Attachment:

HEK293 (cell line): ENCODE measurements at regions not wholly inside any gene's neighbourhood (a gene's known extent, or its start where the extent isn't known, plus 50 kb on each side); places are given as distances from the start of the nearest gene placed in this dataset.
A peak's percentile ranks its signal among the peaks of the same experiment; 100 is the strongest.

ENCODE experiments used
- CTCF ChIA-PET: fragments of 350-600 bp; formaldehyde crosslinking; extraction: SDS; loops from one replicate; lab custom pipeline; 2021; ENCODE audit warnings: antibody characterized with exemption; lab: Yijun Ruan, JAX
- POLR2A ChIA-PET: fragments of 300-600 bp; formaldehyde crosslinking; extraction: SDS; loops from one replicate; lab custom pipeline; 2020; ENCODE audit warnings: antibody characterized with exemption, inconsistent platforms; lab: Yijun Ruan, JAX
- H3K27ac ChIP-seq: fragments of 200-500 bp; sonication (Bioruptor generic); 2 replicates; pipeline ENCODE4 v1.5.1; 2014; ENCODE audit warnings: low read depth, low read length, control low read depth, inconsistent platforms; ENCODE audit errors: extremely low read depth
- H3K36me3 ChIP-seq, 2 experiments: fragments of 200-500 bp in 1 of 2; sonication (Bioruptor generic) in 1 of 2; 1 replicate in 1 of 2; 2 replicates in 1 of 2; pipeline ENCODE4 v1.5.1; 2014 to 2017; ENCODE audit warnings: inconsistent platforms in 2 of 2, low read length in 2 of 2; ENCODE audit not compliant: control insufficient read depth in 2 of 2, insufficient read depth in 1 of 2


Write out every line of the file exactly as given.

HEK293 (cell line): ENCODE measurements at regions not wholly inside any gene's neighbourhood (a gene's known extent, or its start where the extent isn't known, plus 50 kb on each side); places are given as distances from the start of the nearest gene placed in this dataset.
A peak's percentile ranks its signal among the peaks of the same experiment; 100 is the strongest.

ENCODE experiments used
- CTCF ChIA-PET: fragments of 350-600 bp; formaldehyde crosslinking; extraction: SDS; loops from one replicate; lab custom pipeline; 2021; ENCODE audit warnings: antibody characterized with exemption; lab: Yijun Ruan, JAX
- POLR2A ChIA-PET: fragments of 300-600 bp; formaldehyde crosslinking; extraction: SDS; loops from one replicate; lab custom pipeline; 2020; ENCODE audit warnings: antibody characterized with exemption, inconsistent platforms; lab: Yijun Ruan, JAX
- H3K27ac ChIP-seq: fragments of 200-500 bp; sonication (Bioruptor generic); 2 replicates; pipeline ENCODE4 v1.5.1; 2014; ENCODE audit warnings: low read depth, low read length, control low read depth, inconsistent platforms; ENCODE audit errors: extremely low read depth
- H3K36me3 ChIP-seq, 2 experiments: fragments of 200-500 bp in 1 of 2; sonication (Bioruptor generic) in 1 of 2; 1 replicate in 1 of 2; 2 replicates in 1 of 2; pipeline ENCODE4 v1.5.1; 2014 to 2017; ENCODE audit warnings: inconsistent platforms in 2 of 2, low read length in 2 of 2; ENCODE audit not compliant: control insufficient read depth in 2 of 2, insufficient read depth in 1 of 2